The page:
It is no surprise that the number of general and commercial aviation flights each year is increasing worldwide. Notwithstanding the low percentage of accidents that occur each year in Canada, it is critical that all those in the aviation industry do their part to introduce best practices, policies and procedures that will assisting in actually lowering the number of incidents and accidents that are occurring. For you see, based on the burgeoning growth of the aviation industry, we simply cannot afford to maintain the status quo in the current accident percentage.

The current perception in Canada by those not exposed to the aviation industry is that flying is generally a safe mode of transportation. However, as the number of flights occurring in Canada each year continues to escalate, simply maintaining the same annual percentage of incidents and accidents will actually expose more people to risk and unjustifiably create the illusion that flying is becoming unacceptably dangerous.   Therefore, to reduce the likelihood of an incident or accident based on statistical probably and to maintain the confidence of our instructors, students, and customers it is critical that we create, develop and incorporate into the daily operating procedures of Langley Flying School, a safety management system that continuously examines the way we fly, conduct our operation and instruct our students.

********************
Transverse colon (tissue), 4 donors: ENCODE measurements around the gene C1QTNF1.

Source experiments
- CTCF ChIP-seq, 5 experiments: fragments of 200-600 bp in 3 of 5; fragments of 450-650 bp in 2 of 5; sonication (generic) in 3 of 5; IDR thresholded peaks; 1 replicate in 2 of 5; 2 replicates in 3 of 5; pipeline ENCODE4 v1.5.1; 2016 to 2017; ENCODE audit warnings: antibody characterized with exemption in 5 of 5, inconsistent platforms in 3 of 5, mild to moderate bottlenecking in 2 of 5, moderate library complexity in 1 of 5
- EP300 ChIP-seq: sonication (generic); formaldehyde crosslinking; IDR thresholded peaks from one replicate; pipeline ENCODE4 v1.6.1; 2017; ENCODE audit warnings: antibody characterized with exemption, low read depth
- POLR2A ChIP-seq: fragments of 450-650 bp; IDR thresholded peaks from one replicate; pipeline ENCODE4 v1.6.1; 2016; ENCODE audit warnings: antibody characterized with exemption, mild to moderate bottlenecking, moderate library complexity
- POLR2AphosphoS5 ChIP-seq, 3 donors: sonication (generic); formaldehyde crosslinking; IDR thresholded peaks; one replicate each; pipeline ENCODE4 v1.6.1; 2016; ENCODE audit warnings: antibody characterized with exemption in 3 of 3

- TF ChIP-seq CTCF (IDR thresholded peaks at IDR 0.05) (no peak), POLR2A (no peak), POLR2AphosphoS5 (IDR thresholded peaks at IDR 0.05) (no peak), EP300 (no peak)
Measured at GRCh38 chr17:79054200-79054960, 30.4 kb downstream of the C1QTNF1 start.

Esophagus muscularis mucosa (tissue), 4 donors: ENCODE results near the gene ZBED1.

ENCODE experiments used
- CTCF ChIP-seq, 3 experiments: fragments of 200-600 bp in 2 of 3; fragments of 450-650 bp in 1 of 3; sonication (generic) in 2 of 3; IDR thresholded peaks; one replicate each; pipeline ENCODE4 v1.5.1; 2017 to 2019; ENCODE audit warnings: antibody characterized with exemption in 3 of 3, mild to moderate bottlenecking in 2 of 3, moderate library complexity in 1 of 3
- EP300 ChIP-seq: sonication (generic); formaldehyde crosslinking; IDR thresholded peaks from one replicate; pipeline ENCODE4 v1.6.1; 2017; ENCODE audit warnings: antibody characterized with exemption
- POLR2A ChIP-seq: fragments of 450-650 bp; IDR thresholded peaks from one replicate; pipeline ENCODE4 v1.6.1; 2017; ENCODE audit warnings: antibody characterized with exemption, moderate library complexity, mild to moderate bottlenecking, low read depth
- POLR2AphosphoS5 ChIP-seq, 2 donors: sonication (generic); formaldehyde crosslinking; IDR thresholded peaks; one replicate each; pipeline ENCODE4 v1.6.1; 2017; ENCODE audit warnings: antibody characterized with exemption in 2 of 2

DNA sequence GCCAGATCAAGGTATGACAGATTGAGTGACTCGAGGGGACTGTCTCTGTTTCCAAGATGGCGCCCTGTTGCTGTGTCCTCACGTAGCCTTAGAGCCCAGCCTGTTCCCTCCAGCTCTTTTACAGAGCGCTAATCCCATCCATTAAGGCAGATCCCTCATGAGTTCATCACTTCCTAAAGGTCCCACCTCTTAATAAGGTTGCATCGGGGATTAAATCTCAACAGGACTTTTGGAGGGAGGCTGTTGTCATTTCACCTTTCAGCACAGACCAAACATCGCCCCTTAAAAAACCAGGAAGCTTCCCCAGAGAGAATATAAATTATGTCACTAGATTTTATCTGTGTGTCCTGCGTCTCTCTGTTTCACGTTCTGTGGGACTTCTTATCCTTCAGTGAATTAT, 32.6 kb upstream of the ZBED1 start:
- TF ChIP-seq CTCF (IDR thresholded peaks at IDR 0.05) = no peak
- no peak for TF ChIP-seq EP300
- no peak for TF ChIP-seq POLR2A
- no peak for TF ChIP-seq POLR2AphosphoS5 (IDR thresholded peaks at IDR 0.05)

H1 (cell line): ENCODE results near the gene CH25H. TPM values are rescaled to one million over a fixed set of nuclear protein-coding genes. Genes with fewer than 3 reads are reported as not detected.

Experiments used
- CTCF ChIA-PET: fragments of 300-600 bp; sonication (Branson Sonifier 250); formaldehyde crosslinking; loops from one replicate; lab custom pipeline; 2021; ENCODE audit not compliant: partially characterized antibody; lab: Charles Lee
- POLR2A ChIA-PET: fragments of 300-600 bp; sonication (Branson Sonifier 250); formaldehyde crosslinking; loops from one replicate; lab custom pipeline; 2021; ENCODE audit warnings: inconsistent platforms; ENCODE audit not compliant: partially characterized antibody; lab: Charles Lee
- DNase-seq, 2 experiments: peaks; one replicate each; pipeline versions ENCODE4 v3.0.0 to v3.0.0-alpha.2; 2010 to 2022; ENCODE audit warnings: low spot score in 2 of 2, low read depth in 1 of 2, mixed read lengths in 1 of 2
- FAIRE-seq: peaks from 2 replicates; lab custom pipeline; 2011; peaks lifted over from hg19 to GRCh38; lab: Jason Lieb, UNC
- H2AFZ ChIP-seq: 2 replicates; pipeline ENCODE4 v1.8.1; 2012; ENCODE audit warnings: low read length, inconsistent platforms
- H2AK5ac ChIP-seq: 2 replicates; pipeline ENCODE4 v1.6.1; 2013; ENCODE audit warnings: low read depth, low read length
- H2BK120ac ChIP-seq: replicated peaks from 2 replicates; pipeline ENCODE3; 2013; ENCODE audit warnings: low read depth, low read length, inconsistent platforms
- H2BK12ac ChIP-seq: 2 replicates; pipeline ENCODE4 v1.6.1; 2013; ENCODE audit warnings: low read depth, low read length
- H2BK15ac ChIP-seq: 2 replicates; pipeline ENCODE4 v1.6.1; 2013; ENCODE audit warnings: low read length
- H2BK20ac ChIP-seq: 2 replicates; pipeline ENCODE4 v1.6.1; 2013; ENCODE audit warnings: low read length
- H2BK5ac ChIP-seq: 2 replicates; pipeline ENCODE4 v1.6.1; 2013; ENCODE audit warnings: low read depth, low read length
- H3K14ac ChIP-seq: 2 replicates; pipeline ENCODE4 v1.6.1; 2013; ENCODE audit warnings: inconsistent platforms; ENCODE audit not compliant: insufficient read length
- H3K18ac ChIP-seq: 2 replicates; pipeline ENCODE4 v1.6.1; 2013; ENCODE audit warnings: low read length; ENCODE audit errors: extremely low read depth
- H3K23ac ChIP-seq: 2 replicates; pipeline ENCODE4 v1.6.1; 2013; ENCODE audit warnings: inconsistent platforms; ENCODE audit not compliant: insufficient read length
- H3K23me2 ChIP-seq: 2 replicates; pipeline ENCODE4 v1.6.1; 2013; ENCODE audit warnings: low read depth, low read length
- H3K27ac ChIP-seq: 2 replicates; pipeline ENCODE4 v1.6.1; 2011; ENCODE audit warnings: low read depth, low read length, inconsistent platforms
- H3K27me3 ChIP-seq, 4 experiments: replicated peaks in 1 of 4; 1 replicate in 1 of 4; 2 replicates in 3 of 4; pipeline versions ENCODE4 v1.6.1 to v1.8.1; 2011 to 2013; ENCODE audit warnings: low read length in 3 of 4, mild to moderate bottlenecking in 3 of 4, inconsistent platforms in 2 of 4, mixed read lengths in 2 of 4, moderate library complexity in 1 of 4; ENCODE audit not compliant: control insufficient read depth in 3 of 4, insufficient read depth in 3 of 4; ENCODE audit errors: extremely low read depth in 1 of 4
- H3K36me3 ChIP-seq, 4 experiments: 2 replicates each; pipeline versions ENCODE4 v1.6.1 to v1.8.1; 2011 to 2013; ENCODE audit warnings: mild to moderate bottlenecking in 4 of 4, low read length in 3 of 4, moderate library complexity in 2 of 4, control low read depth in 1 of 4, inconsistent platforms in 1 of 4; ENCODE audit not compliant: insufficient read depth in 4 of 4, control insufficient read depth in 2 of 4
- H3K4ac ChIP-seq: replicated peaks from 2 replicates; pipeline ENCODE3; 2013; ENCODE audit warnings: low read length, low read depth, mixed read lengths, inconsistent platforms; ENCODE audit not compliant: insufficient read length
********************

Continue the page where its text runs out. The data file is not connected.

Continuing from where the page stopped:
The first step toward the development of such a system is to create a pro-active approach to accident prevention. The obvious question then becomes, “How do we best create a pro-active atmosphere of accident prevention within Langley Flying School?  The answer is easier than you think and has actually been provided for us.  The safety environment we are trying to create and institute within Langley Flying School is what Transport Canada refers to as a, “Safety Culture.”

The following exert is from Transport Canada’s publication, Safety Management System for Small Aviation Operations, A Practical Guide to Implementation that refers to and describes a, “safety culture."